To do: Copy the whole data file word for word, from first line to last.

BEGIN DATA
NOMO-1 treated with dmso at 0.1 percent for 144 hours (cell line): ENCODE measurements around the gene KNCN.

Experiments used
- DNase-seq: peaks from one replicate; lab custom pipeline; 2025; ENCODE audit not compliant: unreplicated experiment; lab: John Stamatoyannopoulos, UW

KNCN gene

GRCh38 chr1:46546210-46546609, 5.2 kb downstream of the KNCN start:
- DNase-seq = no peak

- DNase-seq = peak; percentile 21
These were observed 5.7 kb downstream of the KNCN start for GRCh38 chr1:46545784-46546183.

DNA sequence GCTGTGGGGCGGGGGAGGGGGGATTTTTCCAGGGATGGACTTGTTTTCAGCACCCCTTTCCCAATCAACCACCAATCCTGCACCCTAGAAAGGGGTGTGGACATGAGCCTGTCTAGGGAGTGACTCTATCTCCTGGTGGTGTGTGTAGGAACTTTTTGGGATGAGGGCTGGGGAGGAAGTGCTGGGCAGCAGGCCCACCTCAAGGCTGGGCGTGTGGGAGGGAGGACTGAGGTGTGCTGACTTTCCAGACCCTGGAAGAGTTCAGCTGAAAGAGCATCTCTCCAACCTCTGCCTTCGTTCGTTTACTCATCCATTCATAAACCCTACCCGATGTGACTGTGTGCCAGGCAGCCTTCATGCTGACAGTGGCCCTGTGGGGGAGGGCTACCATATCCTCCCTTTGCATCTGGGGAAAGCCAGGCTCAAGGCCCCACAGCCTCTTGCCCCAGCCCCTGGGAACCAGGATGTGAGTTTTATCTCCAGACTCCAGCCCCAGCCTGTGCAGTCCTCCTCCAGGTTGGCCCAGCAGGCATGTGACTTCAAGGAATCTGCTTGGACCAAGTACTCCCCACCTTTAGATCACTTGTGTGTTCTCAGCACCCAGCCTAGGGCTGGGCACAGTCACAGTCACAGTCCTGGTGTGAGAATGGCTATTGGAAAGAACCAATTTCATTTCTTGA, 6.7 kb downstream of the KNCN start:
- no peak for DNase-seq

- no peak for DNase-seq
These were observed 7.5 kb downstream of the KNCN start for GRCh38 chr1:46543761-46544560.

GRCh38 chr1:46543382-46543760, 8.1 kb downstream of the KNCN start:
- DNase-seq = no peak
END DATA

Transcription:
NOMO-1 treated with dmso at 0.1 percent for 144 hours (cell line): ENCODE measurements around the gene KNCN.

Experiments used
- DNase-seq: peaks from one replicate; lab custom pipeline; 2025; ENCODE audit not compliant: unreplicated experiment; lab: John Stamatoyannopoulos, UW

KNCN gene

GRCh38 chr1:46546210-46546609, 5.2 kb downstream of the KNCN start:
- DNase-seq = no peak

- DNase-seq = peak; percentile 21
These were observed 5.7 kb downstream of the KNCN start for GRCh38 chr1:46545784-46546183.

DNA sequence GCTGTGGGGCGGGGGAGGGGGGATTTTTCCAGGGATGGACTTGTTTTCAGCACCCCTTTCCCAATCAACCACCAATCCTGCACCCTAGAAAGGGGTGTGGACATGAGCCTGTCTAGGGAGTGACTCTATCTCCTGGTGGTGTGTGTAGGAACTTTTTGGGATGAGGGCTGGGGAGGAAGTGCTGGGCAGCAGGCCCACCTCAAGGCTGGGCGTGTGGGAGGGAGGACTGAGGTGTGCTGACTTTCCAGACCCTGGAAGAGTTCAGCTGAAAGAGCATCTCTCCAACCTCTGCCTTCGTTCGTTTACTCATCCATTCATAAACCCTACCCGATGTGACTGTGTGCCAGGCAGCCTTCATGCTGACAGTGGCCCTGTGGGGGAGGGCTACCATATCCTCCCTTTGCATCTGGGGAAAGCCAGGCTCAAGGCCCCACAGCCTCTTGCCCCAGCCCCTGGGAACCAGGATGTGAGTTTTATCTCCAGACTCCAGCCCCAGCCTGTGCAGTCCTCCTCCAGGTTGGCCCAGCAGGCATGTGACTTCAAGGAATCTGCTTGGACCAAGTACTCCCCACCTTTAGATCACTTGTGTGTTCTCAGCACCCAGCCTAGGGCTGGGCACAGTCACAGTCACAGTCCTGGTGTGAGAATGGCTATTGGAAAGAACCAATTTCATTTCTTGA, 6.7 kb downstream of the KNCN start:
- no peak for DNase-seq

- no peak for DNase-seq
These were observed 7.5 kb downstream of the KNCN start for GRCh38 chr1:46543761-46544560.

GRCh38 chr1:46543382-46543760, 8.1 kb downstream of the KNCN start:
- DNase-seq = no peak